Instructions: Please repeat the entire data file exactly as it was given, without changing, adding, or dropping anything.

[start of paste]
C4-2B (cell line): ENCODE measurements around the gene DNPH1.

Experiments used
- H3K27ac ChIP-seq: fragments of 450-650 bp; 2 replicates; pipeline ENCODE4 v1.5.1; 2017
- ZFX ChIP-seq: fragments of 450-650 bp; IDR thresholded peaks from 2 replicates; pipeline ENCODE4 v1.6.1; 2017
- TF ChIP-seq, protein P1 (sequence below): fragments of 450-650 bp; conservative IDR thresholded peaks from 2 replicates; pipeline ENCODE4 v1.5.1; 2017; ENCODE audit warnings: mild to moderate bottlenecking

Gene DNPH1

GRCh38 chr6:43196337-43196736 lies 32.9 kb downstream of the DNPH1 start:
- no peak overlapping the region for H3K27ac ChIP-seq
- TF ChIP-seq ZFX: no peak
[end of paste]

C4-2B (cell line): ENCODE measurements around the gene DNPH1.

Experiments used
- H3K27ac ChIP-seq: fragments of 450-650 bp; 2 replicates; pipeline ENCODE4 v1.5.1; 2017
- ZFX ChIP-seq: fragments of 450-650 bp; IDR thresholded peaks from 2 replicates; pipeline ENCODE4 v1.6.1; 2017
- TF ChIP-seq, protein P1 (sequence below): fragments of 450-650 bp; conservative IDR thresholded peaks from 2 replicates; pipeline ENCODE4 v1.5.1; 2017; ENCODE audit warnings: mild to moderate bottlenecking

Gene DNPH1

GRCh38 chr6:43196337-43196736 lies 32.9 kb downstream of the DNPH1 start:
- no peak overlapping the region for H3K27ac ChIP-seq
- TF ChIP-seq ZFX: no peak